Preamp is an amplifier too, right???

I just hooked up my little Cary 2A3 monoblocks to a solid state pre, and I can swear the system sounds like it has more balls. I dont know if I like the sound as much, but it definitely seems louder. Does a solid state pre amplify the signal more than a tube pre? No one ever talks about preamplifier power, yet thats what it does, right? Or am I missing something? thanks.......Mark
When I was studying electronics I was never introduced to such component as preamp. The whole section in electronics were dedicated to amplifiers and they are only realy different with output power.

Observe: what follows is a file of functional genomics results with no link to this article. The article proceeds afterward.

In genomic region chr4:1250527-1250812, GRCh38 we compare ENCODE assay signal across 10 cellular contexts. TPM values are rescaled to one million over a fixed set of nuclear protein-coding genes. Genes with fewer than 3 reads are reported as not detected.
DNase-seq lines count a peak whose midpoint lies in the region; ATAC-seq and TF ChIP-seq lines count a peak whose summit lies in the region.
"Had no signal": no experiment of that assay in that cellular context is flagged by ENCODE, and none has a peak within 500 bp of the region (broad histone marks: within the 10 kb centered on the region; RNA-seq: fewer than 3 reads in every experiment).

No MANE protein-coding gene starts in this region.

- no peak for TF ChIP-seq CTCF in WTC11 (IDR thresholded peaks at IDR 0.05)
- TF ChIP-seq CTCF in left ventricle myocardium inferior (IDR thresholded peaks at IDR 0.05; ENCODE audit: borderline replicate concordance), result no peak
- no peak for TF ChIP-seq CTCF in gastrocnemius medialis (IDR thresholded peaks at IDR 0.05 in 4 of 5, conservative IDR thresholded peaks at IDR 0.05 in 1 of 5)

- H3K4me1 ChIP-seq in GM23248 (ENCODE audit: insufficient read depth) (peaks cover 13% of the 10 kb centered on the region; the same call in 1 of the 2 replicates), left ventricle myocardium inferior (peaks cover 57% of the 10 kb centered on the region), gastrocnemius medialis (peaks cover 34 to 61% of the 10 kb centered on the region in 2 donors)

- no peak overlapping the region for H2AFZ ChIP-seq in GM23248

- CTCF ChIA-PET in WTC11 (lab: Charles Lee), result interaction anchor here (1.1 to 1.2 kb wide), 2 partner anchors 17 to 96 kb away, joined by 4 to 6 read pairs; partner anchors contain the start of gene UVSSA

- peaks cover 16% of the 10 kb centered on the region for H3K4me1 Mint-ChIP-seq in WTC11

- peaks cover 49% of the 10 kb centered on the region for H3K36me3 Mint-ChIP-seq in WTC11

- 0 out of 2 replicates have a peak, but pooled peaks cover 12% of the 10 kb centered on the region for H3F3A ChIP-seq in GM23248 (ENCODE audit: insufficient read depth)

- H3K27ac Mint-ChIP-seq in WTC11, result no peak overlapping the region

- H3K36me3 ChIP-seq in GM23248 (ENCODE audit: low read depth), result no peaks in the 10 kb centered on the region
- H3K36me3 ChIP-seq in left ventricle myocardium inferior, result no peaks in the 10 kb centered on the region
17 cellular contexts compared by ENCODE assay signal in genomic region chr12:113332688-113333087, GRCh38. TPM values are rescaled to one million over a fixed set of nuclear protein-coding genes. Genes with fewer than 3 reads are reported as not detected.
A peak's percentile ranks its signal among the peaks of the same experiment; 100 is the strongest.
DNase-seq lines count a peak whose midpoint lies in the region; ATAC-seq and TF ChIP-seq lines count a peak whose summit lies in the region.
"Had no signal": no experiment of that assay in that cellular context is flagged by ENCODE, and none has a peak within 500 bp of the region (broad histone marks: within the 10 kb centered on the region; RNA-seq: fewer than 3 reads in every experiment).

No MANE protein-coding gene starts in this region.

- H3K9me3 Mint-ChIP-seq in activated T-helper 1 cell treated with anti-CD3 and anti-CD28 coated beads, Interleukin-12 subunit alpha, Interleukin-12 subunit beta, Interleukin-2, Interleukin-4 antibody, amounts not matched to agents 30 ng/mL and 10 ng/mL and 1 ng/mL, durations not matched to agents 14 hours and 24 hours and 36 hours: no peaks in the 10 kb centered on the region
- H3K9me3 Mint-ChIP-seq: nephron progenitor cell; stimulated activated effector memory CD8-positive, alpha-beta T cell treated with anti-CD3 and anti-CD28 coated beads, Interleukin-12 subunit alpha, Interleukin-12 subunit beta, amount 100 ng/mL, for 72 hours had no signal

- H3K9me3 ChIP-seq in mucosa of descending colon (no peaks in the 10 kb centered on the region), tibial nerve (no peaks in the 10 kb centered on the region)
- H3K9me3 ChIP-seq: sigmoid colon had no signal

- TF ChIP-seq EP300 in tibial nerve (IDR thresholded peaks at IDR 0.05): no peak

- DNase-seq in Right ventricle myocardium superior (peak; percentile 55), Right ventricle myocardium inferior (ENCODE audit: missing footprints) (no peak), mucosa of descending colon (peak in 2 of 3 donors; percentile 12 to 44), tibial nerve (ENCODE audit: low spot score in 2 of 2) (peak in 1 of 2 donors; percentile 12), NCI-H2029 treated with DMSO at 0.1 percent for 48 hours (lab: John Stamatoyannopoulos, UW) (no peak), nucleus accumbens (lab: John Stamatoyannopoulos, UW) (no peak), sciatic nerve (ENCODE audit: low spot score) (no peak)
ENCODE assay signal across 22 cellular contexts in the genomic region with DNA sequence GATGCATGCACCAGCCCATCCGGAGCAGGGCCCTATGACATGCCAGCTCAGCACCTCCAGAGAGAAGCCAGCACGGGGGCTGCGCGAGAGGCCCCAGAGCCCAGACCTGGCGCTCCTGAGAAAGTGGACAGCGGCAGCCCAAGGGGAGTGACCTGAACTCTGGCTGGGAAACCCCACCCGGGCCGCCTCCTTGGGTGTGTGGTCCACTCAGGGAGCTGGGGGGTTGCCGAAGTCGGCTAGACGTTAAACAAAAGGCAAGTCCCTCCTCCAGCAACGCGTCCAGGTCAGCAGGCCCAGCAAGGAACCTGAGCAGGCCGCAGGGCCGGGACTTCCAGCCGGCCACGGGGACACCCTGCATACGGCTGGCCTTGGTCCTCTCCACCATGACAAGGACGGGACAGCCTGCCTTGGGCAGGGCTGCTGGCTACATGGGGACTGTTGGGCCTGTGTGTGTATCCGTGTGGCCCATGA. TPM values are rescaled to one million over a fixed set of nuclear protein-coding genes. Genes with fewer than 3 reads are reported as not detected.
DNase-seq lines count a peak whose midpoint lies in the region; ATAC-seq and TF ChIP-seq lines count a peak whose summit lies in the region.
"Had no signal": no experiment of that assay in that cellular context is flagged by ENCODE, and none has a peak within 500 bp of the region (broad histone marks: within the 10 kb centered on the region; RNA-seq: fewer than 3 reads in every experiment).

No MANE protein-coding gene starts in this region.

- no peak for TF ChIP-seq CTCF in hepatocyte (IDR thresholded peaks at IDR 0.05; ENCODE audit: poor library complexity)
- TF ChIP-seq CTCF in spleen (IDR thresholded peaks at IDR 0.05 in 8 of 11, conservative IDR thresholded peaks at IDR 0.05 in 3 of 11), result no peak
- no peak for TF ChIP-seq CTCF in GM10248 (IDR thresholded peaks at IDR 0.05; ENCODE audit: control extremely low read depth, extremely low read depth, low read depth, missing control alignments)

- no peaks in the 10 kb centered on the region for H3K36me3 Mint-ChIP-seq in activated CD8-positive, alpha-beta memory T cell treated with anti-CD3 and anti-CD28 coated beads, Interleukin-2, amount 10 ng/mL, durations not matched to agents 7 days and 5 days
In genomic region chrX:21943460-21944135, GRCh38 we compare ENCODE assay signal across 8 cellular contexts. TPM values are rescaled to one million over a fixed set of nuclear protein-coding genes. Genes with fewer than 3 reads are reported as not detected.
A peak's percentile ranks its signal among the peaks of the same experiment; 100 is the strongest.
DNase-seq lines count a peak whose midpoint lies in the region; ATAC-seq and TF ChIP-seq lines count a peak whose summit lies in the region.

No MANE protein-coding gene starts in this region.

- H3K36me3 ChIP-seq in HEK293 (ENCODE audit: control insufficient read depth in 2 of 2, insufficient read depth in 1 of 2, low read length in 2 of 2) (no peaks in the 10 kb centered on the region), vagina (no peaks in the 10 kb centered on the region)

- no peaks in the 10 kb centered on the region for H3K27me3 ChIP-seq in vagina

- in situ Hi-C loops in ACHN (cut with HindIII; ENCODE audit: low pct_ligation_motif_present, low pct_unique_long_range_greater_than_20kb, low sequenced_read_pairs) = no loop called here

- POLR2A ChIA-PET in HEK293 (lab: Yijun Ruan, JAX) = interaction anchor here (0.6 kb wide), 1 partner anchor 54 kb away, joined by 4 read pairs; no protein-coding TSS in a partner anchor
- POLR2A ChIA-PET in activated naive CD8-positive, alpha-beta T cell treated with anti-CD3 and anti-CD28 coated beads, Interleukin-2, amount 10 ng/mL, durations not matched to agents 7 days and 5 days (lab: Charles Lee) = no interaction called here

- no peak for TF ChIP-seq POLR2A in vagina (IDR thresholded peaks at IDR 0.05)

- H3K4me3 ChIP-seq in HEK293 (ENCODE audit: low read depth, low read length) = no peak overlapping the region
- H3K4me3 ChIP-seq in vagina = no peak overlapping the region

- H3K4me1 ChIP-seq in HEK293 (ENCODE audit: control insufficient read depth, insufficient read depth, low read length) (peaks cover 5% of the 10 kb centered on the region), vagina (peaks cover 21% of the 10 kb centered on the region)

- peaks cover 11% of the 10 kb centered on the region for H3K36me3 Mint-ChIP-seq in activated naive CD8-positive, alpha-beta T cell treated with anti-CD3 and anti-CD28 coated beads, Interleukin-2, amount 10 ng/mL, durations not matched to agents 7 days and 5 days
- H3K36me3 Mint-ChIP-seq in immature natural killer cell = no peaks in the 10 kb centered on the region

If preamplifier is basically an amplifier than it certainly have an output power only you can't use it to drive speakers since the output impedance might require matching
I'm not familiar with 2a3 monos but pretty familiar with the bulbs' output characteristics. It realy seems to me that by cranking volume on your SS-pre you're getting these tubes onto clipping. Since they're working far away from their specified region, they might end life pretty quick.
You have to much money, Cary 2A3 monoblocks with solid state, no way. Just for the info: How did you learn about a company like Cary and not know anything about audio.?
Tube preamps typically have a far higher maximum output level than the mass majority of SS designs. As such, the only thing that i can think of is that the tonal balance has shifted due to different power transfer / loading conditions and you seem to like those changes.